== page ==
The Paraphernalia and Symbolism of Uvie Drum as an Idiophone of Traditional Religious Communication among the Igbo of Eastern Nigeria: The Aguleri Experience (Published)
The ritual decoration of the Uvie sacred drum is highly impregnated with its ritual symbologies that are imbued with mystical powers and these nurtures the cosmological Aguleri people’s belief system. In Aguleri culture and tradition, white chalk (nzu), alligator pepper, fowl feathers, blood and kola-nuts are parts of valuable ritual paraphernalia which acts as a power house for the ritual decoration of the sacred drum of the Uvie drum which imbues it with the mystical powers in order for it to speak ritualistically. This paper examines and equally predicates these ritual items from the Aguleri cosmological paradigm in order to bring out its symbologies and ritual implications through an ethnographic method to demonstrate that ritual is part and parcel of decoration of the Uvie sacred drum for it to speak ritualistically in traditional religion of the Igbo people as a study in musicology.
Thematic progression and the method of thematic development are applied in thematic analysis. The aim of current study is to study the distinct patterns of thematic distribution and choice which is revealed to the two types of structure, distribution and choice. It contributes towards the understanding and explicit description of these texts. Moreover, the approach taken in this study shows potential for further research and pedagogic applications. This research is pure qualitative elaborates the dimension of thematic apprehension. This research is very important for studying different themes discussed by Bapsi Sidwa. She is a great writer, authorized many themes related to the feminist fiction. Her short stories highlight the emotions with some calmness. It employs different techniques with a variety of themes. This study found that the female characters in ‘Their Language of Love’ Sidhwa has succeeded in conveying a portrait of real women which is both realistic and balanced. Moreover, this study also that the representation of these women is an ‘imitation’ of real women.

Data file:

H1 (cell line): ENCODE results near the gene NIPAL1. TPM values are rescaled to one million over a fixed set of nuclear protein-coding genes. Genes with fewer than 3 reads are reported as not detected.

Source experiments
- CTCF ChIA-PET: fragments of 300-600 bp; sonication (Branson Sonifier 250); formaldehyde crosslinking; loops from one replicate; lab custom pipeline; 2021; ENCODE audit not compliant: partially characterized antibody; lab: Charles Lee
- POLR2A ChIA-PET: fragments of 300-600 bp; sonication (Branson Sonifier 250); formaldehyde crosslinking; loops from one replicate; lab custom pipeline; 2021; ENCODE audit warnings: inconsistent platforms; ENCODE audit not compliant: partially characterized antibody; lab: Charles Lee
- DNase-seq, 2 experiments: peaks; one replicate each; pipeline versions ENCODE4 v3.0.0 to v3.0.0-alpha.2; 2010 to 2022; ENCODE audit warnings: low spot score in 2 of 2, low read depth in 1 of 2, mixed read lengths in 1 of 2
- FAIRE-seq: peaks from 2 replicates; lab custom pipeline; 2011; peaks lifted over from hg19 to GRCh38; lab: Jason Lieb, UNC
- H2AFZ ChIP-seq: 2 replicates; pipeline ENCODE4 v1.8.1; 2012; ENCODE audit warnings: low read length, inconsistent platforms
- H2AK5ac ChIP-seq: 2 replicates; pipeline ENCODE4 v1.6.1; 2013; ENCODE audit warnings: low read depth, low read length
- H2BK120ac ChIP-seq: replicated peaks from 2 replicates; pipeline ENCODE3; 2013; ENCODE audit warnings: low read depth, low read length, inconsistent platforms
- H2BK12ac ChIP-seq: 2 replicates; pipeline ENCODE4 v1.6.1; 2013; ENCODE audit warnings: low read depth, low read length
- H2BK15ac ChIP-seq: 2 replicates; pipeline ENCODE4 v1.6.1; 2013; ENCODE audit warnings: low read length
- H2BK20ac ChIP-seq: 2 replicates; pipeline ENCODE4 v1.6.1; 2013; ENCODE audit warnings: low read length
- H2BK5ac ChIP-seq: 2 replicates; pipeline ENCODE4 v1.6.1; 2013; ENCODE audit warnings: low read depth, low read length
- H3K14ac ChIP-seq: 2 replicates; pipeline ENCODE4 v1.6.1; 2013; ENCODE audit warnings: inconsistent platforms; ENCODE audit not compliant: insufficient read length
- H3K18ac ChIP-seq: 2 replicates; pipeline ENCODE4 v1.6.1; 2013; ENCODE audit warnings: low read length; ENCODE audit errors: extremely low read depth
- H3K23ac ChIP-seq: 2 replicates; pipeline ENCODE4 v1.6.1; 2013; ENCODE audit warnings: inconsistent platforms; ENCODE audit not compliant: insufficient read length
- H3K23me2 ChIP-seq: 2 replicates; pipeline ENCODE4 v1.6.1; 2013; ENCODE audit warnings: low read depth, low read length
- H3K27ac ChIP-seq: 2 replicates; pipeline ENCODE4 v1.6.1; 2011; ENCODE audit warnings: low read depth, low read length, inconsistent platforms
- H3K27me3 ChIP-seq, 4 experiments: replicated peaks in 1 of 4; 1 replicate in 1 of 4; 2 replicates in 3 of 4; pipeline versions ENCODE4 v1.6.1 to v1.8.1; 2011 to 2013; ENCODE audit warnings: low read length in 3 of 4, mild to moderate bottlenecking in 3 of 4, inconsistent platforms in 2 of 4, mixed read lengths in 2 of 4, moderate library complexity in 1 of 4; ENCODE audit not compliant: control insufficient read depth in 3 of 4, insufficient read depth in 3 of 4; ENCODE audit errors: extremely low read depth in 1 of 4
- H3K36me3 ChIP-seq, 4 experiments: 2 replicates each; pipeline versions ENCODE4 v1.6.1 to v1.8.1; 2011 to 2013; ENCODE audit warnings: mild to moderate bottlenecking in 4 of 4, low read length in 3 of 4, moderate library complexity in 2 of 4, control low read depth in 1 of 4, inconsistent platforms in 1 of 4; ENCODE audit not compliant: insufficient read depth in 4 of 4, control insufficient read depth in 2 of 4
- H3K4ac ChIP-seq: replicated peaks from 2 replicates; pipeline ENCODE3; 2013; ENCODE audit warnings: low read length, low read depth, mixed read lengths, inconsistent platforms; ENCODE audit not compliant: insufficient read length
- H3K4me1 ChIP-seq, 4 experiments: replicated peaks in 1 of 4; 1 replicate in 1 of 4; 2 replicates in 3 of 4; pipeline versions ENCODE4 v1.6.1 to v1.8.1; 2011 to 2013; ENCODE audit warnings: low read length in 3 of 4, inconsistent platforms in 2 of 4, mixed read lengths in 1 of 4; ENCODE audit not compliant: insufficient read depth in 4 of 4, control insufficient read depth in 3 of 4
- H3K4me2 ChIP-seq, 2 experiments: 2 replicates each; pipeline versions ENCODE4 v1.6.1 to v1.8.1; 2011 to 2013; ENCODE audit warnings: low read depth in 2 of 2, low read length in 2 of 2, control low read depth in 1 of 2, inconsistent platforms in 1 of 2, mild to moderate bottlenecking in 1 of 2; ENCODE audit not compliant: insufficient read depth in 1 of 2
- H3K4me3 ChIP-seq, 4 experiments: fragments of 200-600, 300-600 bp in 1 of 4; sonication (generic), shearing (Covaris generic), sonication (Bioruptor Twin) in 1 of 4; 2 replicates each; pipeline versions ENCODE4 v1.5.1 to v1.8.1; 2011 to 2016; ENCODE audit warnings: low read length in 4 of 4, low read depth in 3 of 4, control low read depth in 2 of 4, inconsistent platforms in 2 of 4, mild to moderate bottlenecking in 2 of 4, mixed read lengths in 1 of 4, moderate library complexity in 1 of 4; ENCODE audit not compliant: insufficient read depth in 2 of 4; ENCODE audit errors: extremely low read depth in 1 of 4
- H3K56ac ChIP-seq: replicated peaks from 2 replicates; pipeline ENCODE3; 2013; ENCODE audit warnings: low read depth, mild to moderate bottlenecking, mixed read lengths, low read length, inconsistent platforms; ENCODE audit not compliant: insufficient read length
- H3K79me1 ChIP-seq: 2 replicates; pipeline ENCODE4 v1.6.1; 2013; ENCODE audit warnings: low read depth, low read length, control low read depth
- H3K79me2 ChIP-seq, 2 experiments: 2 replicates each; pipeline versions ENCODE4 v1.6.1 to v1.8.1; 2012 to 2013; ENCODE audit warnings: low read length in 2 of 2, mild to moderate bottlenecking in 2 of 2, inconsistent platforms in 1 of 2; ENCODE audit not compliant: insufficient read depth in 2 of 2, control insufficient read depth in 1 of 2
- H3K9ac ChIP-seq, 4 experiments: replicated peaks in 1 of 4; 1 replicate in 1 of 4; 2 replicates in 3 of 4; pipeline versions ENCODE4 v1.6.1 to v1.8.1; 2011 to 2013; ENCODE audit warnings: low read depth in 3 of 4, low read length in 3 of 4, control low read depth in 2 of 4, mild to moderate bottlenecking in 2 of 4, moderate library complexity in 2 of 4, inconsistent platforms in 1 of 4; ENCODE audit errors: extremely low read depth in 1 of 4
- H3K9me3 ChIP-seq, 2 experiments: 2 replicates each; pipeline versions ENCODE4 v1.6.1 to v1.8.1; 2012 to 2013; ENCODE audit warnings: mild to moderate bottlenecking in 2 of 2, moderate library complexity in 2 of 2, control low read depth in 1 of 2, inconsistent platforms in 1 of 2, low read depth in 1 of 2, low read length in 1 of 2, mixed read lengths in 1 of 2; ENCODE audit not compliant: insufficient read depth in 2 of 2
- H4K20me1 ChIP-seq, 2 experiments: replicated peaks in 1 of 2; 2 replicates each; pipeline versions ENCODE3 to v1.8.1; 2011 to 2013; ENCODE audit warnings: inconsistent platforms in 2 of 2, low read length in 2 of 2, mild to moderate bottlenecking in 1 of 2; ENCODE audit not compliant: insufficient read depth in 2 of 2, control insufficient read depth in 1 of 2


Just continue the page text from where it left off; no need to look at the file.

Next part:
The problem of street children, as depicted by Amma Darko, is a growing phenomenon in African cities. As evidence, many nongovernmental organizations are concerned with abandoned children’s living conditions, convinced that today’s young girls and boys are the adults of tomorrow. Following in these charitable institutions’ footsteps, Amma Darko in Faceless, looks into the phenomenon in all its aspects. In its form as well as in its content, the novel addresses the issue with a special focus on the word ‘street’ which receives the abandoned children. Basing on new criticism theory, the analyses reveal that, aesthetically, the street is given a special place in the novel. It appears approximately 85 times, that is a little less than half the entire number of pages of the novel (199 pages). It is used directly as parts of speech, sometimes personified, with different grammatical functions. Indirectly, it is presented in alternation with a conventional family the Kabrias, MUTE, an NGO caring for abandoned children and a radio station, Harvest FM. Seen from the point of view of symbolism and put in relation with the stakeholders of the phenomenon of street children, the street turns out to symbolize a space of escape, of survival, of a jungle, of destruction, of violence and crime and of a barracks.